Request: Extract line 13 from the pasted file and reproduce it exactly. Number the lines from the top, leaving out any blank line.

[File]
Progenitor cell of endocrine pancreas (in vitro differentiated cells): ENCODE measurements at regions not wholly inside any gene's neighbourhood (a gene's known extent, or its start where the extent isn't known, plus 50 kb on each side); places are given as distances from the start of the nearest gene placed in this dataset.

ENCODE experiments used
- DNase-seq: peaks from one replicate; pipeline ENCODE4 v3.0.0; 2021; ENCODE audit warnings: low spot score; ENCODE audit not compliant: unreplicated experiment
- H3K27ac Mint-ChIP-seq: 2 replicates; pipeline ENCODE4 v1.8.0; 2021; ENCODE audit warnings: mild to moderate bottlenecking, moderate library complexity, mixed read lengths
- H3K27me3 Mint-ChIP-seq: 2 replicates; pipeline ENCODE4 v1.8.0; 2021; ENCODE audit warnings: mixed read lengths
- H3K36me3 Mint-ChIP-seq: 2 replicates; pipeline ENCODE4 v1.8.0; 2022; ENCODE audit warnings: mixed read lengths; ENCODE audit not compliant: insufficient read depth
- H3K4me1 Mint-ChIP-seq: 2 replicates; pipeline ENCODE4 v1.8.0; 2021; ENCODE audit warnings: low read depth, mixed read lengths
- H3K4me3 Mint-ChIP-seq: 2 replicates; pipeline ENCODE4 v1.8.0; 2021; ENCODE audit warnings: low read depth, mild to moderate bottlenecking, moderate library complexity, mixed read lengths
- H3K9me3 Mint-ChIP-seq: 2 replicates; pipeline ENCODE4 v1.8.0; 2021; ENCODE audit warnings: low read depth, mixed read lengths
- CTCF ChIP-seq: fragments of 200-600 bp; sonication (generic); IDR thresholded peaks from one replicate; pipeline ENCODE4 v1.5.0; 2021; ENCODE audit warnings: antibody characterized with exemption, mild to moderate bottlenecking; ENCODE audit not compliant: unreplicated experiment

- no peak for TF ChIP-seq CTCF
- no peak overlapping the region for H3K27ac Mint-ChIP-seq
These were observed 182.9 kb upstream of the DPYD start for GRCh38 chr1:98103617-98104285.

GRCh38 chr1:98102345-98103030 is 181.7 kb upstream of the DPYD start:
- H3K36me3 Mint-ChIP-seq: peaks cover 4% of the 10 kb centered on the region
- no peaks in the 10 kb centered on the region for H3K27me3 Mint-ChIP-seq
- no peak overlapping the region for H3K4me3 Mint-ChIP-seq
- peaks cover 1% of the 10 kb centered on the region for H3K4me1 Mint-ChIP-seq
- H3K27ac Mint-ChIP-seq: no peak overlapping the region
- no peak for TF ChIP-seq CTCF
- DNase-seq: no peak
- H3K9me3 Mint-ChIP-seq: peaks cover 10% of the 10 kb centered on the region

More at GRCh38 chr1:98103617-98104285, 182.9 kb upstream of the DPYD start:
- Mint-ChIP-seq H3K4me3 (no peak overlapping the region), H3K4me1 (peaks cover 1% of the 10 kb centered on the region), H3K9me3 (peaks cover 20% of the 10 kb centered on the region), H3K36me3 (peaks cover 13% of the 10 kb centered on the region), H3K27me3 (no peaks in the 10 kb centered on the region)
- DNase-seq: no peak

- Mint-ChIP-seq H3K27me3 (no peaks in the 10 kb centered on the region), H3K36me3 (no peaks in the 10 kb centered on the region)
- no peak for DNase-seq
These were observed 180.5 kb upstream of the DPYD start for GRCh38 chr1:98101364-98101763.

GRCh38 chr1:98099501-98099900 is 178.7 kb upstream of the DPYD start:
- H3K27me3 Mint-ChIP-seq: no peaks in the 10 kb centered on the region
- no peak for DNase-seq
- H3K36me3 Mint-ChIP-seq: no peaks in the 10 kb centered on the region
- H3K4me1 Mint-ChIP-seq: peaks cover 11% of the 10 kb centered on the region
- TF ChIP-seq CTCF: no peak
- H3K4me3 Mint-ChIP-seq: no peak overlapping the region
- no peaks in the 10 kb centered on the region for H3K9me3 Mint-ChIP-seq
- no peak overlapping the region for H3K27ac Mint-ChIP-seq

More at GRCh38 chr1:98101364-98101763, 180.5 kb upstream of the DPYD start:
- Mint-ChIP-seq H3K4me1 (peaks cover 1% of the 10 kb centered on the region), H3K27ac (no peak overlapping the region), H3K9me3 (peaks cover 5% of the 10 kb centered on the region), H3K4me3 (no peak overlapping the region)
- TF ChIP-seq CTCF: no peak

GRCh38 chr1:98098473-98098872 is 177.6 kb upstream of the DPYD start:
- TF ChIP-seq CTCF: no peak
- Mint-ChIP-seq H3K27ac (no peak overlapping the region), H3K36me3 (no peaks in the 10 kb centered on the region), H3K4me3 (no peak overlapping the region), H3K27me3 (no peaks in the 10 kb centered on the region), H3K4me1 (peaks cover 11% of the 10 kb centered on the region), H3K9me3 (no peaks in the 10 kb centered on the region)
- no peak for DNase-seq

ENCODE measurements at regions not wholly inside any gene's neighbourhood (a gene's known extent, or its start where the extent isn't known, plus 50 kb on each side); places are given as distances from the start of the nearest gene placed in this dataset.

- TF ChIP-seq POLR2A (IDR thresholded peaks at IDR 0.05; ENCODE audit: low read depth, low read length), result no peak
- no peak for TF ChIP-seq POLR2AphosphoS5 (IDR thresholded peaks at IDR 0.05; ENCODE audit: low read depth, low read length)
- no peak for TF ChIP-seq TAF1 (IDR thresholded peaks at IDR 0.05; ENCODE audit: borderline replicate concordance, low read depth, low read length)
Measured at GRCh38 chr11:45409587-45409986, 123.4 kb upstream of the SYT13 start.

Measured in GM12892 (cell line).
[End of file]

These were observed 182.9 kb upstream of the DPYD start for GRCh38 chr1:98103617-98104285.